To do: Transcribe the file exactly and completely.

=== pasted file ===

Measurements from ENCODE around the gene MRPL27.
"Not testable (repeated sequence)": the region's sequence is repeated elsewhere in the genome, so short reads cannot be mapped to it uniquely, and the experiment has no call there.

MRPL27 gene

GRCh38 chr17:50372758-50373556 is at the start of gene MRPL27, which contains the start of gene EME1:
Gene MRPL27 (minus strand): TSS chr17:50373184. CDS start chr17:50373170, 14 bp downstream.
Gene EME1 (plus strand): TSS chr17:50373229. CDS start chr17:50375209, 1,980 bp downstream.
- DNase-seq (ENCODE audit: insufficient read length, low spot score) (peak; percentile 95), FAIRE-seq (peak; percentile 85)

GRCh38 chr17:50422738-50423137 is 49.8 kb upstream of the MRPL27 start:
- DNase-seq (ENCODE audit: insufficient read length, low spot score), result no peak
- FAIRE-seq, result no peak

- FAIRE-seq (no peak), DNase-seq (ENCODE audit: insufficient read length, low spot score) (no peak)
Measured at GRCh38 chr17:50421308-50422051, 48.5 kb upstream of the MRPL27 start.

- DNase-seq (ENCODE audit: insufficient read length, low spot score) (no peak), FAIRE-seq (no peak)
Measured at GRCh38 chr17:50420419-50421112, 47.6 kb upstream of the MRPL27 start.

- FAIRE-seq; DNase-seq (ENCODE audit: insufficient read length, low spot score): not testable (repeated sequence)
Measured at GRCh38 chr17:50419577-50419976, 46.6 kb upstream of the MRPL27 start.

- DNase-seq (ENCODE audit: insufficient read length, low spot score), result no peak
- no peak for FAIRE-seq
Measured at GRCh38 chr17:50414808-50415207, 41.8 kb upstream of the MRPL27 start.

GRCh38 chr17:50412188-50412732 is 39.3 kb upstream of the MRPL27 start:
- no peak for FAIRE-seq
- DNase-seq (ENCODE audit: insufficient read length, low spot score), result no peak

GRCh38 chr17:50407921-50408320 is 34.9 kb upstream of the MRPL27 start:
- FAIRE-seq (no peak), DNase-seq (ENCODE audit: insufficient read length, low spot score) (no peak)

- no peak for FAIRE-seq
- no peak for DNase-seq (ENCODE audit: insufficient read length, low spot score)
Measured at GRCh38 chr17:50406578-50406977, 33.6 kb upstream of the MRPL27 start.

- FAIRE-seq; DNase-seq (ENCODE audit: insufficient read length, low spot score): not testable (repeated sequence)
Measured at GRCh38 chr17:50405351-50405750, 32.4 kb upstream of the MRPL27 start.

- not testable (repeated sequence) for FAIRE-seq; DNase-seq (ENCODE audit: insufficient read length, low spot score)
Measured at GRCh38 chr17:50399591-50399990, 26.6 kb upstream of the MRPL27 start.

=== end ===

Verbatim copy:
Measurements from ENCODE around the gene MRPL27.
"Not testable (repeated sequence)": the region's sequence is repeated elsewhere in the genome, so short reads cannot be mapped to it uniquely, and the experiment has no call there.

MRPL27 gene

GRCh38 chr17:50372758-50373556 is at the start of gene MRPL27, which contains the start of gene EME1:
Gene MRPL27 (minus strand): TSS chr17:50373184. CDS start chr17:50373170, 14 bp downstream.
Gene EME1 (plus strand): TSS chr17:50373229. CDS start chr17:50375209, 1,980 bp downstream.
- DNase-seq (ENCODE audit: insufficient read length, low spot score) (peak; percentile 95), FAIRE-seq (peak; percentile 85)

GRCh38 chr17:50422738-50423137 is 49.8 kb upstream of the MRPL27 start:
- DNase-seq (ENCODE audit: insufficient read length, low spot score), result no peak
- FAIRE-seq, result no peak

- FAIRE-seq (no peak), DNase-seq (ENCODE audit: insufficient read length, low spot score) (no peak)
Measured at GRCh38 chr17:50421308-50422051, 48.5 kb upstream of the MRPL27 start.

- DNase-seq (ENCODE audit: insufficient read length, low spot score) (no peak), FAIRE-seq (no peak)
Measured at GRCh38 chr17:50420419-50421112, 47.6 kb upstream of the MRPL27 start.

- FAIRE-seq; DNase-seq (ENCODE audit: insufficient read length, low spot score): not testable (repeated sequence)
Measured at GRCh38 chr17:50419577-50419976, 46.6 kb upstream of the MRPL27 start.

- DNase-seq (ENCODE audit: insufficient read length, low spot score), result no peak
- no peak for FAIRE-seq
Measured at GRCh38 chr17:50414808-50415207, 41.8 kb upstream of the MRPL27 start.

GRCh38 chr17:50412188-50412732 is 39.3 kb upstream of the MRPL27 start:
- no peak for FAIRE-seq
- DNase-seq (ENCODE audit: insufficient read length, low spot score), result no peak

GRCh38 chr17:50407921-50408320 is 34.9 kb upstream of the MRPL27 start:
- FAIRE-seq (no peak), DNase-seq (ENCODE audit: insufficient read length, low spot score) (no peak)

- no peak for FAIRE-seq
- no peak for DNase-seq (ENCODE audit: insufficient read length, low spot score)
Measured at GRCh38 chr17:50406578-50406977, 33.6 kb upstream of the MRPL27 start.

- FAIRE-seq; DNase-seq (ENCODE audit: insufficient read length, low spot score): not testable (repeated sequence)
Measured at GRCh38 chr17:50405351-50405750, 32.4 kb upstream of the MRPL27 start.

- not testable (repeated sequence) for FAIRE-seq; DNase-seq (ENCODE audit: insufficient read length, low spot score)
Measured at GRCh38 chr17:50399591-50399990, 26.6 kb upstream of the MRPL27 start.